Have you ever realized how much worry and anxiety is generated on the golf course? We lament about most shots to make, the lie of the ball, unlucky bounces, poor aim, challenging swing thoughts, and I could go on and on. Of course, this type of stress is experienced by most athletes, but golf is such a cerebral game, I think it might take its toll a bit more the players. If you think about it, when is the last time you played golf and did not experience some sort of emotional roller coaster?
Of course, there is a bit of tongue and cheek in the above paragraph. The mental challenges we experience playing golf are temporary and manageable. Playing a sport where I actually get to think instead of react is great fun and offers a level of enjoyment other sports do not. Playing a thinking game (as well as trying to physically play) is one of the draws I have to playing good golf. Nothing is routine and most situations require a different approach to making the great shot.
Unfortunately, there are some days where I allow my worry to take over my game. I get so wrapped up in all the process, I forget that golf is meant to be fun and played with a bit of controlled abandon. My disappointment in a poor shot is compounded by another because I lose my golfing perspective. This mental lapse has caused more poor scoring rounds than anything else over the years. And to my disappointment, when I get on that crazy mental slide I am challenged to ‘snap out of it’.
To avoid excess worry, I start to mentally prepare prior to the round. Yes, I use techniques like visualization, meditation, focused swing thoughts, and more. These techniques really help keep my mental game sharp and prepared for the unknowns of each round. Additionally, they dampen the lows of a poor swing and enhance the positive feeling of a great shot. I cannot overstate the importance of mental preparation before teeing it up. It is as important, some would say more, than the actual physical ability of swinging a golf club.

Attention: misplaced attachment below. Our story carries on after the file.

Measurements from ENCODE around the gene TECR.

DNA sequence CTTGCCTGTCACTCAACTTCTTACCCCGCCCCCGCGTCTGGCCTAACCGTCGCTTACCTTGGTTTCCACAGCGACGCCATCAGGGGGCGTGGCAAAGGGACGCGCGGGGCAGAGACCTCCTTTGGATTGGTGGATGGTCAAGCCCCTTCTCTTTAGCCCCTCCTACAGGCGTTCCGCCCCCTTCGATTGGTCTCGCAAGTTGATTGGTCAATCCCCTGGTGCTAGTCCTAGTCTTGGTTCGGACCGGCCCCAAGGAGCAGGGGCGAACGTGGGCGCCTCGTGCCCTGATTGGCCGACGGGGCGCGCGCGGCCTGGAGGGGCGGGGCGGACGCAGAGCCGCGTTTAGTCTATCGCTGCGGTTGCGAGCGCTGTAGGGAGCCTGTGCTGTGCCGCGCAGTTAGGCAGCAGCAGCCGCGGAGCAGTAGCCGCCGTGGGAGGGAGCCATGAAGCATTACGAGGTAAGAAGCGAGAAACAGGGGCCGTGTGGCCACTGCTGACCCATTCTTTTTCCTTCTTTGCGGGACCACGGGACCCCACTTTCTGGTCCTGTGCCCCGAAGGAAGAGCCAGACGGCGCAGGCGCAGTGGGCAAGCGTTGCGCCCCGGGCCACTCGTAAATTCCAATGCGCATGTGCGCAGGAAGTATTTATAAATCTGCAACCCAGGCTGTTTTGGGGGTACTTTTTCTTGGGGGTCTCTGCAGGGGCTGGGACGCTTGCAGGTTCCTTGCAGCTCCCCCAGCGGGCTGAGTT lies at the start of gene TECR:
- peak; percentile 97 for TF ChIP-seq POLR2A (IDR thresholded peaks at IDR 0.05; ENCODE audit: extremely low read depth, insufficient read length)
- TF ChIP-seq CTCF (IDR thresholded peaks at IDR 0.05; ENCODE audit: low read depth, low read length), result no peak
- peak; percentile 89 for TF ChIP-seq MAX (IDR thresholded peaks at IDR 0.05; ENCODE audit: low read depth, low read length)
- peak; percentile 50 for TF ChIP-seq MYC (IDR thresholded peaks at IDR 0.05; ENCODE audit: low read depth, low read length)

So, before you head to the first tee next time, take a minute to ground your mental thoughts. Think about playing and scoring well. Visualize, meditate, and concentrate on making great swings all the time. It only takes a minute and will set you up for success.
I am a grateful golfer! See you on the links!
4 thoughts on “We Worry Too Much On The Golf Course”
Nice piece. I have used ‘noting’ in my set up…acknowledging the distractions and moving beyond. Has been very helpful in staying focused.
That is a solid process. If it is working, keep doing it for sure.
I had to worry this week on the golf course. I played a short course (just par 3’s and 4’s) on Veteran’s day that I hadn’t played in maybe twenty years just to see what changes had been made because I’d heard good things about it. The word I got was right. The greens were beautiful. But the course is squeezed between a small airport and a major thoroughfare and with all the work I’ve done bringing back the draw into my game, it’s still giving me some fits on occasion. I hit one that I pushed out that didn’t draw and it went right into the airfield. And I hit another that drew more than I wanted and I didn’t get it pushed out so it landed in traffic. Both scared me to death and kept me holding my breath waiting for the damage I was sure was coming but didn’t. Needless to say, it wasn’t one of my better days, but I guess that comes with making changes. The good news is I did hit some draws, fades, and straight shots on demand and only a few that didn’t behave well. So progress is being made but I think I’ll stick with some safer places to play for a while longer.
Wow! That was close. I can imagine you were a bit stressed about those wayward shots. Glad to hear you got things back under control. It makes things worthwhile when things get back to normal. Keep working on your changes; things seem to be coming along.